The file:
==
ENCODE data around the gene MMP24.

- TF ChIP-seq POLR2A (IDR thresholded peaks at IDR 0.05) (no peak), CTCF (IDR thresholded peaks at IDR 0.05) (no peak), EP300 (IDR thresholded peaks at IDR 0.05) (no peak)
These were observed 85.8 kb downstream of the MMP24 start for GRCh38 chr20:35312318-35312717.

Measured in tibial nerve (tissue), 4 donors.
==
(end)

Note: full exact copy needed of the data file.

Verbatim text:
ENCODE data around the gene MMP24.

- TF ChIP-seq POLR2A (IDR thresholded peaks at IDR 0.05) (no peak), CTCF (IDR thresholded peaks at IDR 0.05) (no peak), EP300 (IDR thresholded peaks at IDR 0.05) (no peak)
These were observed 85.8 kb downstream of the MMP24 start for GRCh38 chr20:35312318-35312717.

Measured in tibial nerve (tissue), 4 donors.